3 Days to Play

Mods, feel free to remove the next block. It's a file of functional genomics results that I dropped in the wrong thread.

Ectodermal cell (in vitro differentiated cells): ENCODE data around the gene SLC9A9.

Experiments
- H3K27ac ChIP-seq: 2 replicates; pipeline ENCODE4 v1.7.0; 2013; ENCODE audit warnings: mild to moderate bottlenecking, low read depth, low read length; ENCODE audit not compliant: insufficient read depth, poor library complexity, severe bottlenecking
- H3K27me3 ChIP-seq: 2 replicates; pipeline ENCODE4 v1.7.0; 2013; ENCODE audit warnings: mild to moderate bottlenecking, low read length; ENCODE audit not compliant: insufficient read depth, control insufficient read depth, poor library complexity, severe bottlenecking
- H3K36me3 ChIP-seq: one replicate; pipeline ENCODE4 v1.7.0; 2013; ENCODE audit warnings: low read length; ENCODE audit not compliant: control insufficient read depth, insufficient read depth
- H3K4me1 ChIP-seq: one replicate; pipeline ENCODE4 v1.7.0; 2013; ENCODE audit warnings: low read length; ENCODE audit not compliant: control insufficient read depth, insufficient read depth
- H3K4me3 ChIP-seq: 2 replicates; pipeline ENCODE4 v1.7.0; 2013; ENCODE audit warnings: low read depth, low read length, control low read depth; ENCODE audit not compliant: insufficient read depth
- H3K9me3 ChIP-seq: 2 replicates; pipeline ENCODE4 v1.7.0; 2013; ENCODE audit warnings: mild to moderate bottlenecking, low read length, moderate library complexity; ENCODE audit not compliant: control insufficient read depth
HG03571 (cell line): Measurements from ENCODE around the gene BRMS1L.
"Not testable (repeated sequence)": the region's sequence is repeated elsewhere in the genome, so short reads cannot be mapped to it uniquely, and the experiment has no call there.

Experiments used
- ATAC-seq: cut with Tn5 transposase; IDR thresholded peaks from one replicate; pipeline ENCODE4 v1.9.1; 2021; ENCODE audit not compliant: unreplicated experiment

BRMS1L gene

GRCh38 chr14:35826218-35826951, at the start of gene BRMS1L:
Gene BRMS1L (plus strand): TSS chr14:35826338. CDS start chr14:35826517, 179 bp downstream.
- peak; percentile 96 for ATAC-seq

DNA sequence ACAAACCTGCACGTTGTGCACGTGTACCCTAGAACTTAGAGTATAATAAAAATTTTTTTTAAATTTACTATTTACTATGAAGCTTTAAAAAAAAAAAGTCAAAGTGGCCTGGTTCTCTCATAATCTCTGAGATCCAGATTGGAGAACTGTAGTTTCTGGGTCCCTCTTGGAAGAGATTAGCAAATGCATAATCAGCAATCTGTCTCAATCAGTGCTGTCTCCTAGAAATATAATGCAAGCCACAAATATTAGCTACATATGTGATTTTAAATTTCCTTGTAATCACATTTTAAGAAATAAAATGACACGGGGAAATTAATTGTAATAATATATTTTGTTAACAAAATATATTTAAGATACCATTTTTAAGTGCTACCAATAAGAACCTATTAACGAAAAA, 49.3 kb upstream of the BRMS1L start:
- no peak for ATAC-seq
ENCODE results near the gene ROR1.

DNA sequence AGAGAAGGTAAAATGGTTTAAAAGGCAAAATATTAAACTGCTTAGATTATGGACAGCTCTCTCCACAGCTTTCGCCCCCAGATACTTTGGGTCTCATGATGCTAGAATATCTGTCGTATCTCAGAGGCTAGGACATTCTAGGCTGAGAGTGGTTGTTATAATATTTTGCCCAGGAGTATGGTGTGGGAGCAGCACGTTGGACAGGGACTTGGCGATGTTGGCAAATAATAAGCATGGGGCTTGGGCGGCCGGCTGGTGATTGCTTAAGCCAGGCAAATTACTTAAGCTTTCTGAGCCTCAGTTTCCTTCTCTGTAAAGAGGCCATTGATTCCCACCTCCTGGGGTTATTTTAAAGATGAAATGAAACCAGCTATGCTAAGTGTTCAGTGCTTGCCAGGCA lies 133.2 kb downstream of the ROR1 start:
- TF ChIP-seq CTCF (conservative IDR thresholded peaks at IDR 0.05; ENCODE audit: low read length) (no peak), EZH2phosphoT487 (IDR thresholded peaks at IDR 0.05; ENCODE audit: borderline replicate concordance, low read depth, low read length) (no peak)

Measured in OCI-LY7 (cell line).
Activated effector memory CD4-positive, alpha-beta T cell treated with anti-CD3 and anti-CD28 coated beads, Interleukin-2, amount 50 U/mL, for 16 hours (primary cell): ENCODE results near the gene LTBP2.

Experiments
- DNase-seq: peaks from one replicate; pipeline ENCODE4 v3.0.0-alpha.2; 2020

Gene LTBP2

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People ask me the same question all the time, “How many days should we fish on our vacation?” I always try to explain to them if they are somewhat serious fishermen, multiple days are always best. If you can do two days, or even three, that will increase your odds drastically at having some really good action. It’s tough to come down and fish one day a year and have a banner day year after year. nick10In June I had the Thompson family out fishing for three days. I have been taking Andy and his kids Derek and Conrad, fishing for the past five years now. I’ve seen the boys grow up and mature a lot, and we’ve been fortunate to have some incredible fishing trips together. Swordfish are always a priority for them, and they have no problem putting their time in. This year we fished on the Catch 22 with my Uncle Scott as the captain the first day. I don’t mind mating occasionally because that’s where all the fun stuff takes place. We hit a few schools of mahi on the way out, and caught close to 20 mahi including one nice slammer. We spent the rest of the day dropping for swords. We did all hand cranking and managed to go 2 for 3 on broadbill swordfish by the time the day was over. nick9The boys finally decided to let their dad catch one after all these years, and Andy tagged and released his first ever swordfish that day. Conrad caught the second fish, which we kept for dinner. It was a great day and we fished again two days later. This time I ran the boat... We started dropping for swords pretty early, but the bite was quiet. We stared at the rod tip for hours, hoping to see a bite. We finally got a little action with some mahi around lunchtime to break the monotony. At 4 :30 pm Andy said we could go home and that we gave it a real good effort. I said I needed one more drop, I wasn’t giving up that easily. I couldn’t get blanked knowing that we caught two swords the trip before with my Uncle Scott at the wheel! nick8It was 5:30 pm and we still hadn’t had a swordfish bite, so we started bringing up the bait. I felt defeated. Derek was working the bait up and sure enough a minute later the rod doubled over and he said “I think I got one!” It was a miracle! The extra drop paid off! This fish was on an electric assist reel, so Derek did a combo of both. After a 40 minute fight we put the gaffs into a fish just shy of 100 lbs. It was high fives all around! We stayed late and it paid off. We had one more trip scheduled two days later. The night before the last trip Andy said they had plenty of swordfish and mahi to take home with them, so they wanted to try for something different. We decided on golden tilefish, which aren’t a super easy fish to catch around here. We get a few here and there, but we’ve had plenty of long days trying to catch them. nick7We left early in the morning for the last trip with “gold” on our mind. Capt. Scott was back at the wheel. He had never fished for goldens before. I really enjoy deep dropping, so I was excited to dedicate a day to it. We fished two rods and the boys were up first. We caught a couple blackbelly rosefish early, which are small but tasty little critters. On the third drift Derek hooked up. The fish took quite a bit of drag so I knew it was something good-sized. Part of me thought maybe a small shark, but I was hoping for a big golden tilefish. After about 10 minutes we could see the fish. It was a monster tilefish! Derek’s first ever golden tilefish was a 36 pounder! Of course his older brother Conrad was a little jealous, but he didn’t give up. A couple drops later Andy hooked up. He caught a big 30 lb golden! Conrad was on fire with the blackbelly rosefish though, getting them almost every drop. We fished all afternoon trying to get Conrad a tilefish, but it just wasn’t his day. By the end of the day we had a pair of big golden tilefish and a box full of blackbelly rosefish. They are some of the best eating fish we catch, and it was a great day fishing for a new species for them. Since we had three days to fish it gave us a lot of options, and we had success every day. Having the right attitude is the biggest thing to enjoying a trip on the water. Sometimes it doesn’t even matter if you catch fish, but when you do it makes it that much better. nick5 **We also caught a giant swordfish in early June. It was an end of the day, hail mary, last minute fish that Becky caught. It was our only bite that day, as we were working the bait up to go home.  It turned out to be a 434.5 lb broadbill swordfish that took 90 minutes to land.     [gallery columns="4" link="file" ids="4060,4059,4058,4057,4056,4053,4054,4061,4055,4052"]


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